Storm damages

Dare Schools Superintendent John Farrelly announced late Saturday that Cape Hatteras Secondary School suffered significant damage due to Hurricane Dorian. A portion of the roof over the gymnasium peeled off. At the campus athletic complex, the ticket booth floated into the parking lot and the press box collapsed. About one-third of the school is damaged, said Farrelly.

The estimated damage to Cape Hatteras Secondary School is $5,254,800.

He reported that many Dare County schools sustained more minor damage like roof shingles to be replaced. Those repairs will not prevent reopening.

All Dare schools were closed Monday, September 9 for all students and school staff. Cape Hatteras Secondary and Elementary Schools were closed on Tuesday, Sept. 10 with other schools in the district on a two-hour delay due to the torrential rain that poured down on Monday.

Dorian downed numerous trees Hatteras Pines where five inches of rain fell. The rainfall in Frisco was four and a third inches.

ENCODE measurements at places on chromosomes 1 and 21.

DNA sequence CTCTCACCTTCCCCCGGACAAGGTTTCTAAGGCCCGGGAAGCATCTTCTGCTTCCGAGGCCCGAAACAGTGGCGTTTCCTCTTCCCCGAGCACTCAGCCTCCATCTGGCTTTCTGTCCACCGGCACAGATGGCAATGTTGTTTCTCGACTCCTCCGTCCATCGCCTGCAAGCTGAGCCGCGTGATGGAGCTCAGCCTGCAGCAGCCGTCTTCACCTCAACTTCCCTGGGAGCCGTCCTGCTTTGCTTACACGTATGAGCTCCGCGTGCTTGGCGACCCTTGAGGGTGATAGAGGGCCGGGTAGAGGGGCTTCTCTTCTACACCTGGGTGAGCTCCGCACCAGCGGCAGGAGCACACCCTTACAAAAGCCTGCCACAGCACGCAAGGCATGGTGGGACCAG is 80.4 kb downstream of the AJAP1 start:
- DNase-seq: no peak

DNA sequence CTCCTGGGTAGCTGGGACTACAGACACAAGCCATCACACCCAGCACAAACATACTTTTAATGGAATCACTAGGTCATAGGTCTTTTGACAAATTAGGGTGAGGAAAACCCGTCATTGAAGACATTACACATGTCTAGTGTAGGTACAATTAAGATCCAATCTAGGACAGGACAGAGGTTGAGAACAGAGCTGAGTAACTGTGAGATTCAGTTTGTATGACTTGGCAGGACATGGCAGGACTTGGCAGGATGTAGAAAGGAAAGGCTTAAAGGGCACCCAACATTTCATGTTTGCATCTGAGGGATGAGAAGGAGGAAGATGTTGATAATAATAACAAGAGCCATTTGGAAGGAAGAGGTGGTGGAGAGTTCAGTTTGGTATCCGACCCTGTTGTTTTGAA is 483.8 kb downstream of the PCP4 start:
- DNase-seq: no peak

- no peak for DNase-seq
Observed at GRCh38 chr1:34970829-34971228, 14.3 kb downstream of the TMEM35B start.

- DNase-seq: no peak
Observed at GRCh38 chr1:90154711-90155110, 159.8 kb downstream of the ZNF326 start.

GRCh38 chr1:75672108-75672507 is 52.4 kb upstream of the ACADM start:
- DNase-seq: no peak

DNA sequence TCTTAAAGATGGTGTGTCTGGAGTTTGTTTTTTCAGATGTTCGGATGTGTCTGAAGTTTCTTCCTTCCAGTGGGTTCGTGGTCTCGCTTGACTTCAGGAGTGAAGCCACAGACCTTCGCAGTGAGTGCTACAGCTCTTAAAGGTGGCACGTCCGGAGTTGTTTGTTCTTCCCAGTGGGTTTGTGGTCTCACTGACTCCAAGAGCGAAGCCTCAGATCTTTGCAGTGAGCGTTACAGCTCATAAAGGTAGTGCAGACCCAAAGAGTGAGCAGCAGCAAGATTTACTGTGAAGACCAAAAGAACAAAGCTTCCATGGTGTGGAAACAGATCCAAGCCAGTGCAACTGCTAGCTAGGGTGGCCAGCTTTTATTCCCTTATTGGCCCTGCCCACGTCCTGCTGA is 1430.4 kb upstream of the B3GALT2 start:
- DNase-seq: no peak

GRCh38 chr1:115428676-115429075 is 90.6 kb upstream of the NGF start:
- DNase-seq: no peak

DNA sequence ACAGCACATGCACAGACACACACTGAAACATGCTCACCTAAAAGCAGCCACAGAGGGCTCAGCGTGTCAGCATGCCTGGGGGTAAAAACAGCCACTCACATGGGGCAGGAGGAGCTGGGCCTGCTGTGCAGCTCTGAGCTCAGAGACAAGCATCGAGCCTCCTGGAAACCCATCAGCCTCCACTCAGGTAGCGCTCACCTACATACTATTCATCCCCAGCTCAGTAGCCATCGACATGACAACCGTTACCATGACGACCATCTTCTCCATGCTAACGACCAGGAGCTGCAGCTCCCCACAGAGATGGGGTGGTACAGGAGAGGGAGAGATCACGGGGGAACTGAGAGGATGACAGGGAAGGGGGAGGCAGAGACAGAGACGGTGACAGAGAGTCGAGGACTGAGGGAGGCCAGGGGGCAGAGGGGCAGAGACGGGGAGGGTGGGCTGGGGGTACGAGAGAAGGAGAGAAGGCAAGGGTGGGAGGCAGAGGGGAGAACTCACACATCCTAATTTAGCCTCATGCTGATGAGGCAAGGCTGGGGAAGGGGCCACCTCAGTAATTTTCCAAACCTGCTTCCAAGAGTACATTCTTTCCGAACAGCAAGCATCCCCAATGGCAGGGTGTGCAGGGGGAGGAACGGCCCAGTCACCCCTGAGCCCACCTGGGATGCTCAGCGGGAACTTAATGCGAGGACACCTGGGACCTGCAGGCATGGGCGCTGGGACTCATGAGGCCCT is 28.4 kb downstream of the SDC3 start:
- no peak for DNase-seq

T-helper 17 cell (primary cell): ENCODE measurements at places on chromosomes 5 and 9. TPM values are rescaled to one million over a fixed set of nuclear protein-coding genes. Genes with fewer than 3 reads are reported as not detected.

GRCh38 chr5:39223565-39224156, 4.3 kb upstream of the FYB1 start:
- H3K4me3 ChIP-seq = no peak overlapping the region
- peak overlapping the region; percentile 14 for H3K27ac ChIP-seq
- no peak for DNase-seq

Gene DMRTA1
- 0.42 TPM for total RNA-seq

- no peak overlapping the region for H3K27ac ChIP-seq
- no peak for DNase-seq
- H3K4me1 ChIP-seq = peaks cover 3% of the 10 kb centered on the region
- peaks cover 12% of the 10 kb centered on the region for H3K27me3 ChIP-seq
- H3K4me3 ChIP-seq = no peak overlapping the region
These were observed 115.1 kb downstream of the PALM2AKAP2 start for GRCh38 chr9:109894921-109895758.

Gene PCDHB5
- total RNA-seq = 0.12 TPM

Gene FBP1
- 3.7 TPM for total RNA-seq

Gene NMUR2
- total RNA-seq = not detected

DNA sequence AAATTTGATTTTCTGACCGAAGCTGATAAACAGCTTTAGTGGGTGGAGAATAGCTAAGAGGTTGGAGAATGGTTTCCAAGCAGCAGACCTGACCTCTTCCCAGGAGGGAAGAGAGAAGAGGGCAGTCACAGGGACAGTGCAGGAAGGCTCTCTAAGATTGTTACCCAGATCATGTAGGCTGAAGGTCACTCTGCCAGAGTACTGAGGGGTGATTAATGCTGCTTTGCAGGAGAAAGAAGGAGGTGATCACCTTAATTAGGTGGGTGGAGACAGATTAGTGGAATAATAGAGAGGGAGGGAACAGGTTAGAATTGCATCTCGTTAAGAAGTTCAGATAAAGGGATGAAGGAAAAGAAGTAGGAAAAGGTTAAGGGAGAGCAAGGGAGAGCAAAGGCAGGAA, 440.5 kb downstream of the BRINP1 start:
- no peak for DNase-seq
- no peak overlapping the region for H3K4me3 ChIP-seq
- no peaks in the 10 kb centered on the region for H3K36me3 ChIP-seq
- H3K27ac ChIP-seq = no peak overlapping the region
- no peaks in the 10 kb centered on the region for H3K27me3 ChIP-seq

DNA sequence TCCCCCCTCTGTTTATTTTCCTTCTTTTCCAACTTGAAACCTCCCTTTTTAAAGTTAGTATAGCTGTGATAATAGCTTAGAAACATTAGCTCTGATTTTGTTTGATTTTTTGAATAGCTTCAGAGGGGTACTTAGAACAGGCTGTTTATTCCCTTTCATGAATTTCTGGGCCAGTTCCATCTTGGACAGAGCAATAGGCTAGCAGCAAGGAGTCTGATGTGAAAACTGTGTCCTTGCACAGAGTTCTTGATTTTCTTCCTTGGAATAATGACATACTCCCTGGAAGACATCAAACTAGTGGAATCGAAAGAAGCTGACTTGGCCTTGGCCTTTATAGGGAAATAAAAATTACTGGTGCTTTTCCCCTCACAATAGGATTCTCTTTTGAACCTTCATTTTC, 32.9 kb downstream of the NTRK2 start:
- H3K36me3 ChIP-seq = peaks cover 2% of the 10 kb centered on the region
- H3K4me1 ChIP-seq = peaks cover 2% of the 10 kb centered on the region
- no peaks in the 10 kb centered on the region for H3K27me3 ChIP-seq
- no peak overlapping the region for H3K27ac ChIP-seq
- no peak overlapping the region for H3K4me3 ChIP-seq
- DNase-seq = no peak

Some property owners report flooding levels in relation to previous storms. One Buxton business owner said Dorian’s flood waters were exactly between the levels for Emily and Matthew. Another reported six inches shy of Emily.

Estimated total damage from Dorian in all of Dare County is $14,754,644.

Recovery is underway

The Salvation Army’s mobile food kitchens are providing three meals a day at the Old PNC Bank in Buxton and Frisco Fire Department. Meal times are 8 a.m. for breakfast, noon for lunch, and 6 for dinner.

Call Dare County Department of Health and Human Services at 252-475-4196 if you or someone you know needs assistance. In areas of the county most impacted by the storm, relief workers will be in the field knocking on doors. Both the Frisco and Hatteras volunteer fire departments are operating as help stations with cleaning supplies and food and agency representatives.

Disaster relief information 

The Outer Banks Community Foundation is coordinating monetary donations, which are the greatest help to those in need. All donations are tax-deductible and 100 percent of all donations will be used to directly assist individuals and families in need. Donations can be made online at www.obcf.org/disaster or www.obxdisaster.org.



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Both campuses of Hyde County Schools sustained damage in Dorian